AUS: Further reform of international agricultural
ABARE Media Release
30 September 1999
AUS: Further reform of international agricultural policies an imperative for the new millenium
'Further reform of international agricultural policies is critical for the long term benefit of Australian farmers', ABARE's Executive Director, Dr Brian Fisher, said today when releasing the research report Reforming world agricultural trade policies and the current issues paper Multilateral agricultural policy reform: an imperative for the new millennium.
'The previous round of negotiations set the framework for reducing distortions', Dr Fisher said. 'This round provides the opportunity for achieving substantial benefits but only if effective reforms can be achieved.' 'Effective reforms require an orientation of production away from countries with high agricultural support toward countries with low support', Dr Fisher added.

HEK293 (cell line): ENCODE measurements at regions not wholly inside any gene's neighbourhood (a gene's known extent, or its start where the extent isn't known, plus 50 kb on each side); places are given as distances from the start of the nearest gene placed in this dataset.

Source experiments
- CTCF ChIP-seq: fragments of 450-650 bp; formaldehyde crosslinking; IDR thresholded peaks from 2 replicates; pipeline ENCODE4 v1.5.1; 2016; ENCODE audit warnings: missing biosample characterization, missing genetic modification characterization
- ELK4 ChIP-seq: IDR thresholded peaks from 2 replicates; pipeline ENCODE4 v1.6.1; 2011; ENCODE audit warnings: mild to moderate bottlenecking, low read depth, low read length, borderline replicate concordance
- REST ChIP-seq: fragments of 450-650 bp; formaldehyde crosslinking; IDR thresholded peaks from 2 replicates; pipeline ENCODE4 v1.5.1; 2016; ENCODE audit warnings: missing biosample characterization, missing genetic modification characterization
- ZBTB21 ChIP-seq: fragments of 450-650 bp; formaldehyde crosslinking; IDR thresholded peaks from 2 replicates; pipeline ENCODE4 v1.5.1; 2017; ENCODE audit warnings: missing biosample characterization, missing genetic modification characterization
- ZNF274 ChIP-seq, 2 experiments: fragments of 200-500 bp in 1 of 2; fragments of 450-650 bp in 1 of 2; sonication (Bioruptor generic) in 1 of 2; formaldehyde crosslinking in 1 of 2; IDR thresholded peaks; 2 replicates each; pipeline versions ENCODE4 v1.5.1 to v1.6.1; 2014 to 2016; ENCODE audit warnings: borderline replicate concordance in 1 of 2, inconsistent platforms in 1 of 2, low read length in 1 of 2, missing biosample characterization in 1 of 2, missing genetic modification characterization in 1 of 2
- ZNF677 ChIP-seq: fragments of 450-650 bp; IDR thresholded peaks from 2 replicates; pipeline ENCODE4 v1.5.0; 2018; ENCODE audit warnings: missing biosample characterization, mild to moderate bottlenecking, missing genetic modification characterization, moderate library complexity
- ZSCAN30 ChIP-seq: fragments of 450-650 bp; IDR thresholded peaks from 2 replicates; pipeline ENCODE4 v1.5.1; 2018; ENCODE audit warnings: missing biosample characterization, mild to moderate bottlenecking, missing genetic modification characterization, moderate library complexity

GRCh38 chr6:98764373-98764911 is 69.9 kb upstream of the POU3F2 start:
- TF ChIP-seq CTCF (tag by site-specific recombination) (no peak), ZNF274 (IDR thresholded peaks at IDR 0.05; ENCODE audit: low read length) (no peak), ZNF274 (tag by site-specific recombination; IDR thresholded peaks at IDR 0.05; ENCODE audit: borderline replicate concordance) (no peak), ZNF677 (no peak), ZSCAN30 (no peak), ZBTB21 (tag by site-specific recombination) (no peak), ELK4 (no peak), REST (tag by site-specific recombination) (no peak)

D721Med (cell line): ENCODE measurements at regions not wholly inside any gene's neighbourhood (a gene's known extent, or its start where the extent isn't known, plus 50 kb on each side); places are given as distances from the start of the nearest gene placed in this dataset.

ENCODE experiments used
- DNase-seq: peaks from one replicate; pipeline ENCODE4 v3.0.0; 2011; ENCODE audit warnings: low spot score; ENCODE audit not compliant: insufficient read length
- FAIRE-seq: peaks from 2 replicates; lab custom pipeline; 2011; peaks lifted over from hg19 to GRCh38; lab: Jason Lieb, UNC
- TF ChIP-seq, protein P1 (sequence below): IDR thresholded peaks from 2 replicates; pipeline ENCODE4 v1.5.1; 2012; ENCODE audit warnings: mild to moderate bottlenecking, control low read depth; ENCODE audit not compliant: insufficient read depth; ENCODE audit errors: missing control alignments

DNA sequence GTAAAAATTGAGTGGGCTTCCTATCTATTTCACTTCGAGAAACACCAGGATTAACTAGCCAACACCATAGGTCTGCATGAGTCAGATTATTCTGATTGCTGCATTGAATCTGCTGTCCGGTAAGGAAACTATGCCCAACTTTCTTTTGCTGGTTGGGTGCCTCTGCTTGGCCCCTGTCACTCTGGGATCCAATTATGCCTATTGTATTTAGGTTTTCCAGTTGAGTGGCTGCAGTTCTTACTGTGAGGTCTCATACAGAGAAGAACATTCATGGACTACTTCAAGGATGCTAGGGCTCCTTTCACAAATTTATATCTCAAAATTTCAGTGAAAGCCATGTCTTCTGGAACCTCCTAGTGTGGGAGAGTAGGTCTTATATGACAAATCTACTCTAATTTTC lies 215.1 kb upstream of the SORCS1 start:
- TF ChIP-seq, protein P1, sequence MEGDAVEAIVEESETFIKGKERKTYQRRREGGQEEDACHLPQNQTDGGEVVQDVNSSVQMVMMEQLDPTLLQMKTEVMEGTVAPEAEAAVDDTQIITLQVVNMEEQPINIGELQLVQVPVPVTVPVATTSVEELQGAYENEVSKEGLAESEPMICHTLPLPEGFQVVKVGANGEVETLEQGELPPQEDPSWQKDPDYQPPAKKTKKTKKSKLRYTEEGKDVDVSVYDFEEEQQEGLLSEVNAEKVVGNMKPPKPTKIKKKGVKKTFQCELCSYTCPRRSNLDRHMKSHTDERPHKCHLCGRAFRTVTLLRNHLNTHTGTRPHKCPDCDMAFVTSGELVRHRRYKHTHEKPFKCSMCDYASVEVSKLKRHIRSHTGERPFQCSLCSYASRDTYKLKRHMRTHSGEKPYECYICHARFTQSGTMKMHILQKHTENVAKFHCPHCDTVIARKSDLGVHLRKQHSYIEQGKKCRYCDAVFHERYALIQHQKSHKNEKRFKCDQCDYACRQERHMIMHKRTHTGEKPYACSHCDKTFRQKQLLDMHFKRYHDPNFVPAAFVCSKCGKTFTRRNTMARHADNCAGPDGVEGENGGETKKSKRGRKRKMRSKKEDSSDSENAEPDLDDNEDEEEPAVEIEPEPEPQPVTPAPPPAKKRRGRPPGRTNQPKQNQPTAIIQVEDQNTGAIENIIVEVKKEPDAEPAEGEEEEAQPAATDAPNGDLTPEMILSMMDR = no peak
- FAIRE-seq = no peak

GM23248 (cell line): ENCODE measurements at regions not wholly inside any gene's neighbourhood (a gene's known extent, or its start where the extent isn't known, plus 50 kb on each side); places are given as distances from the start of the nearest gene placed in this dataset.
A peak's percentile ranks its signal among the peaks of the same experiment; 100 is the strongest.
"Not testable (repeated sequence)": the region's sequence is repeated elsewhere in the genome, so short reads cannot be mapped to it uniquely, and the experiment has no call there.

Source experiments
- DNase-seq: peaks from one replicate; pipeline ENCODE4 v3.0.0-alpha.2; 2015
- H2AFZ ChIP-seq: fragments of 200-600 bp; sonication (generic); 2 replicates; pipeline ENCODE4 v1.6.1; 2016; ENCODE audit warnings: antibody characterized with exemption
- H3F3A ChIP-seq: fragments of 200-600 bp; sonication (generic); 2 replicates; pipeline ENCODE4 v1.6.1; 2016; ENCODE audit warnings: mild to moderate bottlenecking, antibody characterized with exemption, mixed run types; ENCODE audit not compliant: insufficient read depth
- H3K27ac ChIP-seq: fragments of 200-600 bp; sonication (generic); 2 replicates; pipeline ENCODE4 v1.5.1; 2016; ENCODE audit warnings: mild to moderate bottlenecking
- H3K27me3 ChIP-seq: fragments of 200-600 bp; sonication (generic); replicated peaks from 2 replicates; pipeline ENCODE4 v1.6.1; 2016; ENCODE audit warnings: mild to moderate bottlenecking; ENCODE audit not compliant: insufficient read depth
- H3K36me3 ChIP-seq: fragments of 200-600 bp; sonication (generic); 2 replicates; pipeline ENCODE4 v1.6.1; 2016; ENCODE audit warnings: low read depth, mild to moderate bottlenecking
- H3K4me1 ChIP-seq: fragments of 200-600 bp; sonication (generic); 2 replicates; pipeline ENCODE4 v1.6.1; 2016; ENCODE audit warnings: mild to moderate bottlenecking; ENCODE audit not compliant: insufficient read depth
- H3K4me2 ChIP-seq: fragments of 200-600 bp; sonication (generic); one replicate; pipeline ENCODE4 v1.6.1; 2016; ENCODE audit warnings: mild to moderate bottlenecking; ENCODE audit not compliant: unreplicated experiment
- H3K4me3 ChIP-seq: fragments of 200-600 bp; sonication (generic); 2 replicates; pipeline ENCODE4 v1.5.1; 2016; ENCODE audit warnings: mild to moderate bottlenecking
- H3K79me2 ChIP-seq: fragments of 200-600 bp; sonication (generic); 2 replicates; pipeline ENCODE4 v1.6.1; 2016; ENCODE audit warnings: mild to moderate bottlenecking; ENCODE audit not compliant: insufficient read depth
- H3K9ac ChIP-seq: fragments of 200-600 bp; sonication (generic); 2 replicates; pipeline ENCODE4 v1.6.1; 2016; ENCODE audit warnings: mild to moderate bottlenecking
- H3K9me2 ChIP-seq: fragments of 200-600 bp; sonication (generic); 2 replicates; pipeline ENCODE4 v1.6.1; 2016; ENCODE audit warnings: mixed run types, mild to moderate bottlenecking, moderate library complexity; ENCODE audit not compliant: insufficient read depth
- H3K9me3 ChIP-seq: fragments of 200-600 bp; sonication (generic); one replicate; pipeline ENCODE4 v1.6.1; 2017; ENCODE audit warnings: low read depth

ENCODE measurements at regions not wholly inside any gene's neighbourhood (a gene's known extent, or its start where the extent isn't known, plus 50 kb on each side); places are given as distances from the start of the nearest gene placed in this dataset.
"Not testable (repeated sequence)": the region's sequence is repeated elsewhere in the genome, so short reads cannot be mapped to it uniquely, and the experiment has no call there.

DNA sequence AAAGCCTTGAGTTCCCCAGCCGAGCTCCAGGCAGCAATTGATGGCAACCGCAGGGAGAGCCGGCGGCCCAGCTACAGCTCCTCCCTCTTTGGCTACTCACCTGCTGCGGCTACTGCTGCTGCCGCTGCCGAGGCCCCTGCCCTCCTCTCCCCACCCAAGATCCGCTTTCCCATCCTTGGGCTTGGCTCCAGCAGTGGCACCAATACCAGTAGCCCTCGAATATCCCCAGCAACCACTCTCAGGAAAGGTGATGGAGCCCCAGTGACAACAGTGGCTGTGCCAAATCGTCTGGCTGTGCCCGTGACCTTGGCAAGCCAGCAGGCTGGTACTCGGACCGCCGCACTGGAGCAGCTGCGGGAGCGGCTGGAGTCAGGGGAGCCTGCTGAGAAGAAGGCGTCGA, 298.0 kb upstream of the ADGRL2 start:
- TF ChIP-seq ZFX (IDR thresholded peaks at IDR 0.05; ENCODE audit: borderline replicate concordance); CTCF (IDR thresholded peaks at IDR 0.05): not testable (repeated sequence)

The studies, produced with the financial assistance of the Rural Industries Research and Development Corporation, highlight the need for further reform of world agricultural policies.
With agricultural support in developed northern hemisphere countries approaching the extreme levels reached before the Uruguay Round negotiations, further reform is required to capitalise on the legacy of those previous negotiations.
Means of achieving effective reform within the framework established under the Uruguay Round Agreement on Agriculture include eliminating export subsidies, increasing market access opportunities and reducing the impact of domestic support arrangements on production and trade.
One of the
reasons why agricultural support is again approaching pre
Uruguay Round levels is that some domestic support measures
have been exempted from the agreed reductions. Dr Fisher
said that, 'to achieve the benefits from the existing
framework, policies must be subject to reduction
commitments. If policies are to be excluded, they must only
be ones that have no, or at worst, a minor impact on
production or trade'.